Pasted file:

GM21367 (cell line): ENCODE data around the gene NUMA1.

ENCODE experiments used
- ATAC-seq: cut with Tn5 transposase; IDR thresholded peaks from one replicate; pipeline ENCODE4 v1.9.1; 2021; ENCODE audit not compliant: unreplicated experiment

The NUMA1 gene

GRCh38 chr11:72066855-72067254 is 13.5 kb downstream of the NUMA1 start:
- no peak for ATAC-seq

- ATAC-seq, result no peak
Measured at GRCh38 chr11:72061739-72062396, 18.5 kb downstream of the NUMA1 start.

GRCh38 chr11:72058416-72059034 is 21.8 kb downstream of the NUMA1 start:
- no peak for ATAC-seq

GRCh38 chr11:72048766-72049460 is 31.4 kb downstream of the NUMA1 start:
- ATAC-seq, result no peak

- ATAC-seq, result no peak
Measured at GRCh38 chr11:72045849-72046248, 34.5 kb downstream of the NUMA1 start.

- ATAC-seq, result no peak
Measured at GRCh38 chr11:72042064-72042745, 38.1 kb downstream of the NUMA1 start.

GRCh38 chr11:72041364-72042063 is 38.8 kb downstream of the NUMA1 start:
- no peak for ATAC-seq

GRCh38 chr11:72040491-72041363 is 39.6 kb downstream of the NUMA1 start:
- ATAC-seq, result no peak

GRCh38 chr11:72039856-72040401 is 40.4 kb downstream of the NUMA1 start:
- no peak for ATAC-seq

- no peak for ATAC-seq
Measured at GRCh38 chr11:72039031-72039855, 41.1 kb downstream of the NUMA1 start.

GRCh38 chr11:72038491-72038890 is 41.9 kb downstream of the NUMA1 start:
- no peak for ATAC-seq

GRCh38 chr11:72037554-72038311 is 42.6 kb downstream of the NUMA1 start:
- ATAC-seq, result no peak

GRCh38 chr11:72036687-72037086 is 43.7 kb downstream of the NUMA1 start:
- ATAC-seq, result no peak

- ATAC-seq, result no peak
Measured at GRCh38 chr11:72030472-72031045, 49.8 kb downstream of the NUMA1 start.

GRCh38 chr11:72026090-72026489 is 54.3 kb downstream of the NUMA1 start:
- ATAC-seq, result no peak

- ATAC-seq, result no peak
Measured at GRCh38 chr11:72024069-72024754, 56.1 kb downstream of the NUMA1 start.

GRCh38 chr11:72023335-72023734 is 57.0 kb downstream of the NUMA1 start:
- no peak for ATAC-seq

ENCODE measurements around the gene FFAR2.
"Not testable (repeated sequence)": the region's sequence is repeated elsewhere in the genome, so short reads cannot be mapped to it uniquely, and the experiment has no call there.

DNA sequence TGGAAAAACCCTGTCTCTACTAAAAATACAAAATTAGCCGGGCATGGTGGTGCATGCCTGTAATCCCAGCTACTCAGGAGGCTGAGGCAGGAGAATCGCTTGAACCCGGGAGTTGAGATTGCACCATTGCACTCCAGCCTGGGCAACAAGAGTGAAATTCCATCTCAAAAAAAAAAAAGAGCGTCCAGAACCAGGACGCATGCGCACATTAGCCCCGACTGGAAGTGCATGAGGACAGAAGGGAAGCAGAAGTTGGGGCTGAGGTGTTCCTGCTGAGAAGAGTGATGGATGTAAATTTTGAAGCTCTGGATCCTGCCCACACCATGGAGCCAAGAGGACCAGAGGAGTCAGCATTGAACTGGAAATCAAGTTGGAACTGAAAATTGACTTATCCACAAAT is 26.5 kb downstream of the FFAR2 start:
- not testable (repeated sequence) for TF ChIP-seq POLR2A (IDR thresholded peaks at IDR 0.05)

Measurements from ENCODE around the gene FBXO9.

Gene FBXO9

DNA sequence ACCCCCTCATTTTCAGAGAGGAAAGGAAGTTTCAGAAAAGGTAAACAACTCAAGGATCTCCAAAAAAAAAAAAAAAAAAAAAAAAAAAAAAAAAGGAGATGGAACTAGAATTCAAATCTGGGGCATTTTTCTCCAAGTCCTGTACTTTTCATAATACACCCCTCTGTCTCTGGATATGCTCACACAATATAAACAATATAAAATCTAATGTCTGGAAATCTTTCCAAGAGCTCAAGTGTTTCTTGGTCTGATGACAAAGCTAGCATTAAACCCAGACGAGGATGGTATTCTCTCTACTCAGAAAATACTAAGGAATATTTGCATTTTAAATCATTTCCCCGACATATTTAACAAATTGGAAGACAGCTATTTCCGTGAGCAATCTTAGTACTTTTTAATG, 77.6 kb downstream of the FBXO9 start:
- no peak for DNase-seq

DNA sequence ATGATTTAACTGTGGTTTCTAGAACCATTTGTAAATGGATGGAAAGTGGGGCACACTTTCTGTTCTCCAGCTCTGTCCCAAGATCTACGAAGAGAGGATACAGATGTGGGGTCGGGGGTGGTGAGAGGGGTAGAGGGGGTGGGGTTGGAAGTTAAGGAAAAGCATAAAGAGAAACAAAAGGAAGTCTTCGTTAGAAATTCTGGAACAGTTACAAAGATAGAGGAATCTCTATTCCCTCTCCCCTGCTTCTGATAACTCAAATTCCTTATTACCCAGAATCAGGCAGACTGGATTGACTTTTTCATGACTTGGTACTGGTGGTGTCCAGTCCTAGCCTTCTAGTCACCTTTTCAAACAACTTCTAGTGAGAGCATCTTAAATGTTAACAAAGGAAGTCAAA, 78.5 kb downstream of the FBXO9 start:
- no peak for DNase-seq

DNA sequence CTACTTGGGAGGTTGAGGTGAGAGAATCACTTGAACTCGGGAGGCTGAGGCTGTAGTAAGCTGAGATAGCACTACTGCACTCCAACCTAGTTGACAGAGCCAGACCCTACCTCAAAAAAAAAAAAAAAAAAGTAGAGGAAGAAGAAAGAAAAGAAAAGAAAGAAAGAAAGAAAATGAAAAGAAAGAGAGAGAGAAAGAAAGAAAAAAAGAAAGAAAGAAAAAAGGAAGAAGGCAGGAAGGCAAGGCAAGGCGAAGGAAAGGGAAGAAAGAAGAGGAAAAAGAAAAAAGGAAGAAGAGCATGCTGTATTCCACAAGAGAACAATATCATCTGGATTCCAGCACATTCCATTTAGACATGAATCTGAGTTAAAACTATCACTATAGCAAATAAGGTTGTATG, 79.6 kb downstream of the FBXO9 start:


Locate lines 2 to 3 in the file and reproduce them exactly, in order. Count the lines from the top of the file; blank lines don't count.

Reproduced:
ENCODE experiments used
- ATAC-seq: cut with Tn5 transposase; IDR thresholded peaks from one replicate; pipeline ENCODE4 v1.9.1; 2021; ENCODE audit not compliant: unreplicated experiment